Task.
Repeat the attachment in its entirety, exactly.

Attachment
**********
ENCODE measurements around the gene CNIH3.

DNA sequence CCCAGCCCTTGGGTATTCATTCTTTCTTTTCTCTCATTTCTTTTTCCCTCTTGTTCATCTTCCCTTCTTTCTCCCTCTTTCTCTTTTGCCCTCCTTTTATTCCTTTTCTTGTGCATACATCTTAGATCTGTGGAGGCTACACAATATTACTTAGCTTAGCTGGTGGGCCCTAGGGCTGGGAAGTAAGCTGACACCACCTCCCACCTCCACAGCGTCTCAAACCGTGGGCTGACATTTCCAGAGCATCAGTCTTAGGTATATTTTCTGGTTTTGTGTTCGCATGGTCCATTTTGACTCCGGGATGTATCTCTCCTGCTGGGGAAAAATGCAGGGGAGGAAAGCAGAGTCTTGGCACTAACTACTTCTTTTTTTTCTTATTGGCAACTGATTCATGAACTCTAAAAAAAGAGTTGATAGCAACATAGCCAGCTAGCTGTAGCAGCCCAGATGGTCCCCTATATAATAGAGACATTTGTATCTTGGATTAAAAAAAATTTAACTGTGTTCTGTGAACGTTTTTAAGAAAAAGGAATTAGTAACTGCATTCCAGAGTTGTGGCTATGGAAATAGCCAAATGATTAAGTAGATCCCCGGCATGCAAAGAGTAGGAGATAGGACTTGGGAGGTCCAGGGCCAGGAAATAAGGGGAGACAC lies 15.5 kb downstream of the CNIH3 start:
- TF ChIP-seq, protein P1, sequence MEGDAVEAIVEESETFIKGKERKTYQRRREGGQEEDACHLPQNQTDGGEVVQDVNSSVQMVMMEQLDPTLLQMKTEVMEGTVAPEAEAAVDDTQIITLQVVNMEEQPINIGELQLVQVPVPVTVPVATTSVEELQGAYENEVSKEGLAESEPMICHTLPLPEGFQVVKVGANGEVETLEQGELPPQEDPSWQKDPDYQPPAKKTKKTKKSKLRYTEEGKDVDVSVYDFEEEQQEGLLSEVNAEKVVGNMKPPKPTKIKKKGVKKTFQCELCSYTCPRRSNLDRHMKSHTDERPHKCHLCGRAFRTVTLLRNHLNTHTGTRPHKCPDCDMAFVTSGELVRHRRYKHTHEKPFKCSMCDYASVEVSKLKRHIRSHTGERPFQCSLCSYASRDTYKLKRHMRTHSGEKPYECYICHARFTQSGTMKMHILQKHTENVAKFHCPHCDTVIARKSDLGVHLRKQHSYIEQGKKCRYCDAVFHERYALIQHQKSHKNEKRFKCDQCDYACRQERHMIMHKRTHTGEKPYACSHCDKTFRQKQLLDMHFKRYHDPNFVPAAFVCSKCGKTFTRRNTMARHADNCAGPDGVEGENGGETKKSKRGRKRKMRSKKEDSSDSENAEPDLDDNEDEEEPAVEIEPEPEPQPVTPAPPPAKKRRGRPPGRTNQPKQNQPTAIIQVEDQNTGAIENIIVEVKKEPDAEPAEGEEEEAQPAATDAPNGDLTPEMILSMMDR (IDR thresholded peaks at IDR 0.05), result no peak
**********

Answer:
ENCODE measurements around the gene CNIH3.

DNA sequence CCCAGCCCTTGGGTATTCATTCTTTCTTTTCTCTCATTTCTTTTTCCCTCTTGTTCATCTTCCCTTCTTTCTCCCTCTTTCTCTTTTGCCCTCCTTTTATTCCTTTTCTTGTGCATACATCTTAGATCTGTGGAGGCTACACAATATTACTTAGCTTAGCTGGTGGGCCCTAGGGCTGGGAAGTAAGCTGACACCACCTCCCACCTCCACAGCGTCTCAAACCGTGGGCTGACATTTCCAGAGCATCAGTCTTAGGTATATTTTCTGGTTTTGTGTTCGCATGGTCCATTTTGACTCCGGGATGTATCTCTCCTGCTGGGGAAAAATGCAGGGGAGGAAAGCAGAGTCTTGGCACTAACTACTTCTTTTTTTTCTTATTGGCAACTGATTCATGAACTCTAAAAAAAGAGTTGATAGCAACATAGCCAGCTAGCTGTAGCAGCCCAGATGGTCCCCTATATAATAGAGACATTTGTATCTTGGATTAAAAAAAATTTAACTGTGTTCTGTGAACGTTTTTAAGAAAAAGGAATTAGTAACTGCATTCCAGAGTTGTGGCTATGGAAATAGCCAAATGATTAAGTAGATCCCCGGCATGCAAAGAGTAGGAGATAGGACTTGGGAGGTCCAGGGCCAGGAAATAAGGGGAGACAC lies 15.5 kb downstream of the CNIH3 start:
- TF ChIP-seq, protein P1, sequence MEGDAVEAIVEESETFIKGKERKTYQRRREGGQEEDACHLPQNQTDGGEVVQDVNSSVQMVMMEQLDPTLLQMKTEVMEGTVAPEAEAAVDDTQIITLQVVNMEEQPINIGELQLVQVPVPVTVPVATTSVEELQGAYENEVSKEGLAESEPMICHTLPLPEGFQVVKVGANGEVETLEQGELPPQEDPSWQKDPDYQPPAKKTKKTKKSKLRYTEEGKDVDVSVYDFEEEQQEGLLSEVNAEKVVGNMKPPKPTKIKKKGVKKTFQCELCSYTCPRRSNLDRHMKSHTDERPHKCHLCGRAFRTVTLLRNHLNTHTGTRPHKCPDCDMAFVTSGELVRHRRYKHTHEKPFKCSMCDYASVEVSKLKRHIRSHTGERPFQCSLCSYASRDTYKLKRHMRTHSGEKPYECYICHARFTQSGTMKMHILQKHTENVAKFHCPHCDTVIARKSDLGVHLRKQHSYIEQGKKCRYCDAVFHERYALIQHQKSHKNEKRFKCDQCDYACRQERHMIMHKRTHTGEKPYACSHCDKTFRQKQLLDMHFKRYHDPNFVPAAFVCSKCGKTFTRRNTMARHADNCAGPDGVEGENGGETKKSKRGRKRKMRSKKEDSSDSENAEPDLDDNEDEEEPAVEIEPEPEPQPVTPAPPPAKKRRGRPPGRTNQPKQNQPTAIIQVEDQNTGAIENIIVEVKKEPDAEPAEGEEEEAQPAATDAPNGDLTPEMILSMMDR (IDR thresholded peaks at IDR 0.05), result no peak